Just because the government shutdown is over doesn't mean that financial headaches are over. The reality is that events like the shutdown have a way of creating a delayed fiscal reaction that can be devastating. Call it the ripple effect.
A lot of consumers are likely to feel some sort of backlash from the shutdown. But it's likely that among those who will feel it the worst are federal workers. Arkansas, according to the website eyeonwashington.com, is home to some 44,000 federal workers. Most of them were on furlough during the 16-day shutdown, meaning that they couldn't work and they didn't get paid.
That has a way of putting a crimp in anyone's debt management efforts. It should surprise no one, therefore, if many of these workers are facing a tight set of circumstances right now trying to meet mortgage, student loan or credit card debt payments. The workers are due to receive back pay for the shutdown period, but the next check for most of them won't get registered for another week and a half.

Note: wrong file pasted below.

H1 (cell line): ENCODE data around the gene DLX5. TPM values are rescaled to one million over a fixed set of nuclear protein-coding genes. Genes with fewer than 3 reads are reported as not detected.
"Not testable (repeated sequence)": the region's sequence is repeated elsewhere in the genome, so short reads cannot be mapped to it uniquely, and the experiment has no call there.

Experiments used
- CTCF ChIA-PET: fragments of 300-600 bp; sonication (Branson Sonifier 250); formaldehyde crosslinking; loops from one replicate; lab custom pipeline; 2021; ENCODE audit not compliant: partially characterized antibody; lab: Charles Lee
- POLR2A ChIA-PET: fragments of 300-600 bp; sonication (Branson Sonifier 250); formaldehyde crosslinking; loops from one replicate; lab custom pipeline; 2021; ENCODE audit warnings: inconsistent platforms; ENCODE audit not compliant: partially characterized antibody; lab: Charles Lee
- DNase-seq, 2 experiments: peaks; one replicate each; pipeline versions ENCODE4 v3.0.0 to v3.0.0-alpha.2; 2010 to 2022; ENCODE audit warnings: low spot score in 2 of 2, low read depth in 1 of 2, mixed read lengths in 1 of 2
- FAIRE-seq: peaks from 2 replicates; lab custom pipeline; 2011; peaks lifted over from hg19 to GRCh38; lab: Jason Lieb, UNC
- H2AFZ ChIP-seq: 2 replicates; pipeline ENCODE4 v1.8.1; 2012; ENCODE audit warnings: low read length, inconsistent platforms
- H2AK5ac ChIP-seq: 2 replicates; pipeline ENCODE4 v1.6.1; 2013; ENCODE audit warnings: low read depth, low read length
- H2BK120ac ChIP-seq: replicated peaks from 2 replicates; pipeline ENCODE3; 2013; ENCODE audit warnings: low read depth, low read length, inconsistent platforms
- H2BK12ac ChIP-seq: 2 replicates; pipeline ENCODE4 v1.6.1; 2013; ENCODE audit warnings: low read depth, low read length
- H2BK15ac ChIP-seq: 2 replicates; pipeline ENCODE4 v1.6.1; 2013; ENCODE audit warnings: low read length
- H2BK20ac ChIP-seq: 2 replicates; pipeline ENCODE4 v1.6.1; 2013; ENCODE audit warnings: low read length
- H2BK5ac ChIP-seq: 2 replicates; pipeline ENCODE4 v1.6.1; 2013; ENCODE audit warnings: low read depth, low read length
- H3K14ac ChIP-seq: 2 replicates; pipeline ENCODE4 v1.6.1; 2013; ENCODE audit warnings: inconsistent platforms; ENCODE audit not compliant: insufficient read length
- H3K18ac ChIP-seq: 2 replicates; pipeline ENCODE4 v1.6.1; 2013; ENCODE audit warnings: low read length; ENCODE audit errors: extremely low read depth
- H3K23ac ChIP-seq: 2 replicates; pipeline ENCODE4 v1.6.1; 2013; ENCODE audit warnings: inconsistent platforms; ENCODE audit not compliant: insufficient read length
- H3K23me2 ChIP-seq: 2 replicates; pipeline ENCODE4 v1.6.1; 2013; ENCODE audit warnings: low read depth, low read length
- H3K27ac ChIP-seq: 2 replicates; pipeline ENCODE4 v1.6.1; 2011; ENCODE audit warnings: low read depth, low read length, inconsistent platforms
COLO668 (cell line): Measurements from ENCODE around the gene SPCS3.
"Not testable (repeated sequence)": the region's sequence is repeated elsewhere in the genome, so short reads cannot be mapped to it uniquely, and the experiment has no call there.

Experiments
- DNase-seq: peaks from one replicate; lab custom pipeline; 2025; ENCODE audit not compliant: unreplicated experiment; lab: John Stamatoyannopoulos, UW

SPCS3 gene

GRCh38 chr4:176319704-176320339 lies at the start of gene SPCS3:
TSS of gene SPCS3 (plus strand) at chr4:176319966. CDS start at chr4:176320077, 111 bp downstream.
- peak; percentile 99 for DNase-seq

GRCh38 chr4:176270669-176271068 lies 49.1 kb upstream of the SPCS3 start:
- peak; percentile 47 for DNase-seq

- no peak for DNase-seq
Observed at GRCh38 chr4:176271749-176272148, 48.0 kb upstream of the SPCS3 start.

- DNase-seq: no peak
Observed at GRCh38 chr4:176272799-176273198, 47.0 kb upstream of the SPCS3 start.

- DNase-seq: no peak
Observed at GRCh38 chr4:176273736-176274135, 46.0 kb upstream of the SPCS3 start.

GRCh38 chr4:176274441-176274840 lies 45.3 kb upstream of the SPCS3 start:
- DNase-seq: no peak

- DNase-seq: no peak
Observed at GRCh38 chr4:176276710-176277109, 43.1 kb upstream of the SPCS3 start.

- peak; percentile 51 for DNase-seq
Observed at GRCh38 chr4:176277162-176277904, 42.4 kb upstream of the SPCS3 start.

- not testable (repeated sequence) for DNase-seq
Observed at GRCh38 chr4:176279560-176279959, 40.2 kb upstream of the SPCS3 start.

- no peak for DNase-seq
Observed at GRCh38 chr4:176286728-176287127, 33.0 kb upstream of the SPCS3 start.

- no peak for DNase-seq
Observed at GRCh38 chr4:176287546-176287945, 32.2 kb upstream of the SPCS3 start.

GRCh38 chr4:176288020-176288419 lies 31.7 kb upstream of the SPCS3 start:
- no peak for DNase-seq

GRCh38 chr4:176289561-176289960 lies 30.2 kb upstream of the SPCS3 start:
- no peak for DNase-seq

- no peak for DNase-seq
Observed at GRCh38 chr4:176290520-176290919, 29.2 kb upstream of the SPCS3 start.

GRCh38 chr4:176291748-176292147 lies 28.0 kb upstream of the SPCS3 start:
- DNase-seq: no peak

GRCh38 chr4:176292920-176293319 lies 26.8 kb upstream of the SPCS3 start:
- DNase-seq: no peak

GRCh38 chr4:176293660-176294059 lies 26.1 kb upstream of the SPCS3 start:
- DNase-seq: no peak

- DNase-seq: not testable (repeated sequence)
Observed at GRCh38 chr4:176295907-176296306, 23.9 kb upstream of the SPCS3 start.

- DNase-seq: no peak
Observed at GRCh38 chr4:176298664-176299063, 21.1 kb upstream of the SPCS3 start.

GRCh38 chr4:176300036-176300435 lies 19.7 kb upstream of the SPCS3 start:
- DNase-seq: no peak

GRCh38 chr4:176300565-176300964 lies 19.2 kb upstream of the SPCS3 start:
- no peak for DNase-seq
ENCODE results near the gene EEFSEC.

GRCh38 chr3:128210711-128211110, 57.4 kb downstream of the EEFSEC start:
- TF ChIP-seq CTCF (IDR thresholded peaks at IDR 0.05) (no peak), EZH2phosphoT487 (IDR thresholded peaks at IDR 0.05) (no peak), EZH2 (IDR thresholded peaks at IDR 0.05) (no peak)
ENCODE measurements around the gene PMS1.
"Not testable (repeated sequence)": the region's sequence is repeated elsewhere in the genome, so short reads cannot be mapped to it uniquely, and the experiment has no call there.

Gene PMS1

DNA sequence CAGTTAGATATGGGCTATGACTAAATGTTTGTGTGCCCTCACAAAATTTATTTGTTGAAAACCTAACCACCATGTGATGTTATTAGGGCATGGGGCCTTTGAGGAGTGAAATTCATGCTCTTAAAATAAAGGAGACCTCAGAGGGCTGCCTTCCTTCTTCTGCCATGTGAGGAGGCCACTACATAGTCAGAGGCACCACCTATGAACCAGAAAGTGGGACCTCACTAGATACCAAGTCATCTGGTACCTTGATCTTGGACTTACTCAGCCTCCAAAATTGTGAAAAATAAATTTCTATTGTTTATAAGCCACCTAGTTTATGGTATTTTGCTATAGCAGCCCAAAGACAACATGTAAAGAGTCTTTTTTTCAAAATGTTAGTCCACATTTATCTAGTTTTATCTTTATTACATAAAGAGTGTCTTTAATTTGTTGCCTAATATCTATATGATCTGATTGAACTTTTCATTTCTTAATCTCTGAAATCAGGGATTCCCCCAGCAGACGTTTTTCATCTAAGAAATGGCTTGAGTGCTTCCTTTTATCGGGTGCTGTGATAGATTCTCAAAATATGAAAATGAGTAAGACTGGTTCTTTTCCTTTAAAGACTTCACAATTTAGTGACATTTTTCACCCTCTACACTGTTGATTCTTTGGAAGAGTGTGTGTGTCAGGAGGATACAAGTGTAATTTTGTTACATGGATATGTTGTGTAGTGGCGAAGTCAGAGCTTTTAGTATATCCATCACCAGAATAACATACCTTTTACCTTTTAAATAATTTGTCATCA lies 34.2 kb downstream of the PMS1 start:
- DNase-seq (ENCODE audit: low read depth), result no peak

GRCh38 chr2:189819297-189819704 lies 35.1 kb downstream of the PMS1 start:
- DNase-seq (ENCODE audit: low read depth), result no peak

To help them through the rough spot, federal lending regulation agencies are trying to spur banks to be proactive in doing the right thing for consumers. They have called on lenders to extend special courtesy to federal workers and private business operators who may have been hurt by the shutdown. They recently reminded the banks that even temporary loan modifications for those hit hardest would be looked upon positively by bank examiners as being in the best interests of lenders, borrowers and the nation's economy.
Whether the banks will respond positively is something we'll have to watch for.
Source: Reuters.com, "U.S. regulators urge banks to work with borrowers during shutdown," Emily Stephenson, Oct. 9, 2013